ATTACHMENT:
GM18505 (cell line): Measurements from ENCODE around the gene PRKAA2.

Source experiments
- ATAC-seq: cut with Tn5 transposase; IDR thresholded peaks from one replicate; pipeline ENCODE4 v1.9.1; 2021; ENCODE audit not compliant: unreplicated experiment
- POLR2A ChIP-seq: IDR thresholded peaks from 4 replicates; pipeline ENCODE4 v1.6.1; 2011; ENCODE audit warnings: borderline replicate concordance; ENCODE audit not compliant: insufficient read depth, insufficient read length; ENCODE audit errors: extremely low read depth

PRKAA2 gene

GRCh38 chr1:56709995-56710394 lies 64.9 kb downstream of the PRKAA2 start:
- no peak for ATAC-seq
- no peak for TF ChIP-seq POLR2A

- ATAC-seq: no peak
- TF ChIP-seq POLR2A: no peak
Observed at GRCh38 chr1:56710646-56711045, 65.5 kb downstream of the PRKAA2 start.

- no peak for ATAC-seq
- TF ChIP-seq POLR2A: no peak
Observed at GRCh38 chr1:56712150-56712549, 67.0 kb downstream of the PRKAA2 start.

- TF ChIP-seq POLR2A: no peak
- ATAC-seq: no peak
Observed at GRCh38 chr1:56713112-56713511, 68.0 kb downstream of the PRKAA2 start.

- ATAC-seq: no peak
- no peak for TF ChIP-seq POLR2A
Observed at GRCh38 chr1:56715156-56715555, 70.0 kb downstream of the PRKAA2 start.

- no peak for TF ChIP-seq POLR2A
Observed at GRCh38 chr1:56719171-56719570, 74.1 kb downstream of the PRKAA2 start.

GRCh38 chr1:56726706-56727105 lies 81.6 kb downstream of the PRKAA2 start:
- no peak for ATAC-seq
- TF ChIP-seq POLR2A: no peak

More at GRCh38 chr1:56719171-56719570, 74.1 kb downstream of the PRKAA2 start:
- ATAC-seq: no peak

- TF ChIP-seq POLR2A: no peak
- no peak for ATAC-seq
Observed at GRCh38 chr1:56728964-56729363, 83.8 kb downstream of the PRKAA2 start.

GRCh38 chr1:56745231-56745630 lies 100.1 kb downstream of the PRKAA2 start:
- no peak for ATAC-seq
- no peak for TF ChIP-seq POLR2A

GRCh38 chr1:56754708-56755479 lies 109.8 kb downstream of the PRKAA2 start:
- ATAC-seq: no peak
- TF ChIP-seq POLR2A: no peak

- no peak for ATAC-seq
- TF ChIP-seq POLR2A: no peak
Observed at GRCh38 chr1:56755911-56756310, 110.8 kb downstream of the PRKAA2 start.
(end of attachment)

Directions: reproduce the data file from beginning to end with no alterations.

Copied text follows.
GM18505 (cell line): Measurements from ENCODE around the gene PRKAA2.

Source experiments
- ATAC-seq: cut with Tn5 transposase; IDR thresholded peaks from one replicate; pipeline ENCODE4 v1.9.1; 2021; ENCODE audit not compliant: unreplicated experiment
- POLR2A ChIP-seq: IDR thresholded peaks from 4 replicates; pipeline ENCODE4 v1.6.1; 2011; ENCODE audit warnings: borderline replicate concordance; ENCODE audit not compliant: insufficient read depth, insufficient read length; ENCODE audit errors: extremely low read depth

PRKAA2 gene

GRCh38 chr1:56709995-56710394 lies 64.9 kb downstream of the PRKAA2 start:
- no peak for ATAC-seq
- no peak for TF ChIP-seq POLR2A

- ATAC-seq: no peak
- TF ChIP-seq POLR2A: no peak
Observed at GRCh38 chr1:56710646-56711045, 65.5 kb downstream of the PRKAA2 start.

- no peak for ATAC-seq
- TF ChIP-seq POLR2A: no peak
Observed at GRCh38 chr1:56712150-56712549, 67.0 kb downstream of the PRKAA2 start.

- TF ChIP-seq POLR2A: no peak
- ATAC-seq: no peak
Observed at GRCh38 chr1:56713112-56713511, 68.0 kb downstream of the PRKAA2 start.

- ATAC-seq: no peak
- no peak for TF ChIP-seq POLR2A
Observed at GRCh38 chr1:56715156-56715555, 70.0 kb downstream of the PRKAA2 start.

- no peak for TF ChIP-seq POLR2A
Observed at GRCh38 chr1:56719171-56719570, 74.1 kb downstream of the PRKAA2 start.

GRCh38 chr1:56726706-56727105 lies 81.6 kb downstream of the PRKAA2 start:
- no peak for ATAC-seq
- TF ChIP-seq POLR2A: no peak

More at GRCh38 chr1:56719171-56719570, 74.1 kb downstream of the PRKAA2 start:
- ATAC-seq: no peak

- TF ChIP-seq POLR2A: no peak
- no peak for ATAC-seq
Observed at GRCh38 chr1:56728964-56729363, 83.8 kb downstream of the PRKAA2 start.

GRCh38 chr1:56745231-56745630 lies 100.1 kb downstream of the PRKAA2 start:
- no peak for ATAC-seq
- no peak for TF ChIP-seq POLR2A

GRCh38 chr1:56754708-56755479 lies 109.8 kb downstream of the PRKAA2 start:
- ATAC-seq: no peak
- TF ChIP-seq POLR2A: no peak

- no peak for ATAC-seq
- TF ChIP-seq POLR2A: no peak
Observed at GRCh38 chr1:56755911-56756310, 110.8 kb downstream of the PRKAA2 start.